and in some cases i thought that they lacked the experience and perspective necessary to do what was essential to keep the country on track. ing of, romney was overestimating his own ability defeating the president. maybe he should have listened to the results of the romney family vote. well, finally, during an appearance on bravo's "watch what happens", live with andy cohen here, cher, cher herself gave msnbc a bit of an endorsement. that came as a surprise to someone else that happened to be on the set. take a look at the fun. >> are you still a big cnn and c-span viewer? >> yes, but i also -- i'm also -- i split my time between msnbc. >> okay. >> oh! >> and he's down. >> that was anderson cooper hitting the deck there, appropriately. anyway, i wonder if they knew what was coming or they wouldn't have asked that question. up next, rebel without a country. edward snowden is stuck in the moscow airport still. and is far, no country says they want the guy. you're watching "hardball," the place for politics.
welcome back to "hardball." nsa leaker edward snowden remains in a state of limbo, if you will, at the moscow airport. he stay there's nine days after arriving from hong kong. his hopes of transiting to another country where he would be granted asylum from the u.s. prosecution seem to be closing by the hour, close down, i should say. according to supporter julian assange and his organization wikileaks, snowden has applied for asylum in 21 countries. how many law schools did this guy apply to get out of there. however his prospects are not looking so good. brazil and india both flat out said no. ecuador, fairly left wing government reportedly he was trying to reach when he fled hong kong seems to be hedging now on its willingness to accept him. venezuela, another country on the left's leader was in russia today and some suggested snowden might fly out of the country with him. but the president of venezuela suggested to reporters that was unlikely to happen. a host of other countries including spain, ireland,
austria, germany, the netherlands, poland and switzerland said snowden would need to reach their soil to file for asylum. there's a catch 22. that seems unlikely. how will he get there? meanwhile russia made it clear there are preconditions for him to stay there in russia. david corn is washington bureau chief of mother jones magazine and jonathan capehart, both msnbc political analyst. jonathan, i want to start with you. it looks like russia is not mother russia when it comes to this guy. they set a condition saying sure you can stay here but you have to stop what you do for a living which is go to war electronically or digitally with the united states. no more leaks from the soil of russia. he has to neuterize himself to agree to stay there. so he has it turn out the lights it survive personally. >> right. when vladimir putin, when russian president putin said that, you know, in order to stay, snowden would have to do this, it was rather surprising.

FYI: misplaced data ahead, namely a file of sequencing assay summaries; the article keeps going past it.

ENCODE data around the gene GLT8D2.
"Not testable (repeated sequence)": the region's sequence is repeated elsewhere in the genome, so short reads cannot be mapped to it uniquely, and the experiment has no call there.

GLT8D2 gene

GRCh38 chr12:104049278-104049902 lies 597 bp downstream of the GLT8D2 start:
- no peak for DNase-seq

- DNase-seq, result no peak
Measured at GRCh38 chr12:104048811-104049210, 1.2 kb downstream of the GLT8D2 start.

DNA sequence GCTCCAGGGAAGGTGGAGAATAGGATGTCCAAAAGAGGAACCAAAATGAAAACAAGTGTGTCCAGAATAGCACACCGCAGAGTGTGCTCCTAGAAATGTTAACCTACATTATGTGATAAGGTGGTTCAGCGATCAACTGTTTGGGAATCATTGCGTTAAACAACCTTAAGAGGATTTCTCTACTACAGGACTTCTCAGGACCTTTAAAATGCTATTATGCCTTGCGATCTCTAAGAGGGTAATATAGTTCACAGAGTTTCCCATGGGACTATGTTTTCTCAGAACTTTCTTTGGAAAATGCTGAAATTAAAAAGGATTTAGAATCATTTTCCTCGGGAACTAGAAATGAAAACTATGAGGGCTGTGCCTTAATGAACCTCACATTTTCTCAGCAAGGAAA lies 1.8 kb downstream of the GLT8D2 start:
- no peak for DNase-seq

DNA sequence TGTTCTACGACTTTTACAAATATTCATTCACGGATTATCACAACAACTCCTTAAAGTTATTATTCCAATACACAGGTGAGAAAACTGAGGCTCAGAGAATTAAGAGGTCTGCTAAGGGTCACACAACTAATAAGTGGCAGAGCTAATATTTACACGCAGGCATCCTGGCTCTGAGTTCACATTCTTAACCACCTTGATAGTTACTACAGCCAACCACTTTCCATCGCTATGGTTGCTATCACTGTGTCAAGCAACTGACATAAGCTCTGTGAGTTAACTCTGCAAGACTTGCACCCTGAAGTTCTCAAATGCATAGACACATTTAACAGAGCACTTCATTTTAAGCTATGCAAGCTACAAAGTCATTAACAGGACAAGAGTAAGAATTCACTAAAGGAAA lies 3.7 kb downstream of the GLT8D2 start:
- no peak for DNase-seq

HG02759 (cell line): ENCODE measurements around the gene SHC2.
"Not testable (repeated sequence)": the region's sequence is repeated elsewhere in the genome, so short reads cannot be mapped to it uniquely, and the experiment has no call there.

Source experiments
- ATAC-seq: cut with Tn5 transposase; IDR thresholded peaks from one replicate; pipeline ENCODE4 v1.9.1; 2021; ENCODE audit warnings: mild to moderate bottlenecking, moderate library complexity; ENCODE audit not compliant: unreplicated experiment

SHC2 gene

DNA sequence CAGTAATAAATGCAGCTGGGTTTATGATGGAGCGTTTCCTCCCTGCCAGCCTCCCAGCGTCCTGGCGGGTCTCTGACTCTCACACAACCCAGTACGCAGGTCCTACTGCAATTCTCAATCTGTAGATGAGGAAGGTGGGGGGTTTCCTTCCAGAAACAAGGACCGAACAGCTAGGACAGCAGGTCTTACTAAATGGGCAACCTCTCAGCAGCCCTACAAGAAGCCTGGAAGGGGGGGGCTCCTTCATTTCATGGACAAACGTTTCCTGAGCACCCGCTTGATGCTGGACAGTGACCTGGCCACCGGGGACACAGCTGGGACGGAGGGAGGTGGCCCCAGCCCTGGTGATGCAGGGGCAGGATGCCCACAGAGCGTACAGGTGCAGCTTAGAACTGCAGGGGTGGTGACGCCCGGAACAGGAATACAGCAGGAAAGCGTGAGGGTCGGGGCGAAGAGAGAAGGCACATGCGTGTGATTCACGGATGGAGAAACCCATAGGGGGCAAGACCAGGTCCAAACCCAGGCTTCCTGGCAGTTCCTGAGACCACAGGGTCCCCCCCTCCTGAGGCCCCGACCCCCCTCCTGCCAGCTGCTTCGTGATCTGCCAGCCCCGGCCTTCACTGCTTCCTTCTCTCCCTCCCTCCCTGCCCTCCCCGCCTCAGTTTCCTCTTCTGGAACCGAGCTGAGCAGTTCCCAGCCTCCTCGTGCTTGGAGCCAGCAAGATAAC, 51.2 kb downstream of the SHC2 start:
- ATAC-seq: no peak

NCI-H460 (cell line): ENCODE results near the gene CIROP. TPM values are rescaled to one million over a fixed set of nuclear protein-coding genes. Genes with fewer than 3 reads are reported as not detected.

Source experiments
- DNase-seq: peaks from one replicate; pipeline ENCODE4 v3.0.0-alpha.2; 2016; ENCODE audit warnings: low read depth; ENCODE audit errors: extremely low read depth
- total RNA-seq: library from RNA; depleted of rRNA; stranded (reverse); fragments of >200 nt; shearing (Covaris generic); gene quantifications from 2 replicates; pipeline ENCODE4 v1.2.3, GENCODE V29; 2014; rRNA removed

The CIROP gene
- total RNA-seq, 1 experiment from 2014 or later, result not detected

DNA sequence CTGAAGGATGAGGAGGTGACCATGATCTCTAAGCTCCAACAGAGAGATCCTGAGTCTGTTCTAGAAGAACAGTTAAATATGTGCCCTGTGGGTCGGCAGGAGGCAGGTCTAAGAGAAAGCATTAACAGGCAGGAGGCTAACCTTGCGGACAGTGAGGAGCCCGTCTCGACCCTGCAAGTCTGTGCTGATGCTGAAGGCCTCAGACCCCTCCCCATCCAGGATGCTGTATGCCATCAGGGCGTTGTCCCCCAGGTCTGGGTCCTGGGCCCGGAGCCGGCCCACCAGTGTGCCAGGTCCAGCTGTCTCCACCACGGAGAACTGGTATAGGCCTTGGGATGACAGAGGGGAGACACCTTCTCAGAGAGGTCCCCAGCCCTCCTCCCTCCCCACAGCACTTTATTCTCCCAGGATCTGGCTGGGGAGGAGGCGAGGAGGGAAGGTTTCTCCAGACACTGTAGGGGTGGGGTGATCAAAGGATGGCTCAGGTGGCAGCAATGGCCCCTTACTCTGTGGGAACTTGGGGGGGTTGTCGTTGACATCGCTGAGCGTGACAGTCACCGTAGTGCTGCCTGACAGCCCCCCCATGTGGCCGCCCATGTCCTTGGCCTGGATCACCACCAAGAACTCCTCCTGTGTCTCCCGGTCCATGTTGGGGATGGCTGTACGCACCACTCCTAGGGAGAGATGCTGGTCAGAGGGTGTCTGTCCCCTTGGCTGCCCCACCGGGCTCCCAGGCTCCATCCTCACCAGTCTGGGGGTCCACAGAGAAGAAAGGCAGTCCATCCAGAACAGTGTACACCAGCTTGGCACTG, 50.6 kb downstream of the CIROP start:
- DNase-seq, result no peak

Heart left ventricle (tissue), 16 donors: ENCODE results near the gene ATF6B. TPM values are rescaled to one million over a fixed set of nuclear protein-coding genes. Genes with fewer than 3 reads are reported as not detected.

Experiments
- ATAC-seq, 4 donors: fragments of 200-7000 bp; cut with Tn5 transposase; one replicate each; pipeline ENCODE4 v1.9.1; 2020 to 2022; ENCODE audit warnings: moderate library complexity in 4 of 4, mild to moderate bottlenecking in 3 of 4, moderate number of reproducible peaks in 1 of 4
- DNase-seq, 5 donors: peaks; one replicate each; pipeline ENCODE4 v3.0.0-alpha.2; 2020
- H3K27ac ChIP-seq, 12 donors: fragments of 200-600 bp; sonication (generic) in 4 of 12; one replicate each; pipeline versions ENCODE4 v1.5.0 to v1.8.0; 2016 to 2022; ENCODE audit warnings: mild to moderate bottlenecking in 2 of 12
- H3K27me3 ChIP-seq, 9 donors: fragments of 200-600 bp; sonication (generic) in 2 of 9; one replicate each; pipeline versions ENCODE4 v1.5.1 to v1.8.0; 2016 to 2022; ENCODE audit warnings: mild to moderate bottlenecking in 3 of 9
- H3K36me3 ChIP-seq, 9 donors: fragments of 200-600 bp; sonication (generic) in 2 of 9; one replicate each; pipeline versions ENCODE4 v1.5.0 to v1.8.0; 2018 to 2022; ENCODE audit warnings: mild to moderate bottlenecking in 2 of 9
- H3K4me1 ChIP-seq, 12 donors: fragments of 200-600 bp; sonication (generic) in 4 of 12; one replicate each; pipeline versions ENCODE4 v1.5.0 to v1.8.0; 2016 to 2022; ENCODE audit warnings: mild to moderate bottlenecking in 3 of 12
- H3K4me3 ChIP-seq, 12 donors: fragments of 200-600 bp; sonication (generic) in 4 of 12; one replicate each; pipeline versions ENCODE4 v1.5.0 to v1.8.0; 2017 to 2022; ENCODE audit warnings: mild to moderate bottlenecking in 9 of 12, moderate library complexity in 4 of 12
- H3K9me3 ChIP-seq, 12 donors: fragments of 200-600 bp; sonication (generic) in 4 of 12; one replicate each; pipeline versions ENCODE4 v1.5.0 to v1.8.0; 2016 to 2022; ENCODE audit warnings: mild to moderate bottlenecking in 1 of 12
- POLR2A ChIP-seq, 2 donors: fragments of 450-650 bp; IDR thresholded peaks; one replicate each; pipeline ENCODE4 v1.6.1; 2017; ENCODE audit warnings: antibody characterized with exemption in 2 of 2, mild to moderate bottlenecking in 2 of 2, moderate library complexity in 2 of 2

russia isn't exactly -- and putin, they both aren't exactly the united states' best friend. >> where did that love come from? >> i know. and in most cases, they don't rise to the level of frenemy. so here you have poor -- poor. you have edward snowden who is there, leaving china basically from hong kong, which is china, going to moscow, which was supposed to be a transit point before heading off to venezuela, and, i'm sorry, to havana and then possible venezuela, there he is, stuck in this weird kind of limbo, as you said, for the last nine days. and he is apparently carrying these four lap tops. it just strains credulity to think that the chinese in hong kong and the russians in moscow have not availed themselves of the information on the laptops that he has. >> what do you make of that? >> well -- >> you think they exploited the situation already? >> i would be shocked if any
intelligence service in the world, let alone russians and chinese, would not have tried to do whatever they can to get access to what he has. because we still don't know what he has. we know that "the washington post" and "the guardian" of england have gotten a stash of documents from him. they've done a couple of stories, but not all of the stories they could, and they say there are some secrets they have not revealed, which are the type of secrets -- >> do you believe his earlier claim? i will be neutral on this because i have a mixed feeling about this guy. do you think he had the ability to out agent and station chiefs around the world? he said he could do that. all our top spies in the world, spice, he could out them right away. >> if he could, it would show a breakdown in internal controls. he worked for the nsa. at one point he did work for the cia, couple years back. it's kind of unclear exactly how he got into that job and what he did under that job. but if he, working as a infrastructure analyst in hawaii, and also, it's unclear